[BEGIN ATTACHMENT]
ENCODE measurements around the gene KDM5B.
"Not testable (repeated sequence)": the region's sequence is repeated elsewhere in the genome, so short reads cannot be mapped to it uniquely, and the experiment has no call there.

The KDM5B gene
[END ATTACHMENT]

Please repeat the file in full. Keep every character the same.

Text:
ENCODE measurements around the gene KDM5B.
"Not testable (repeated sequence)": the region's sequence is repeated elsewhere in the genome, so short reads cannot be mapped to it uniquely, and the experiment has no call there.

The KDM5B gene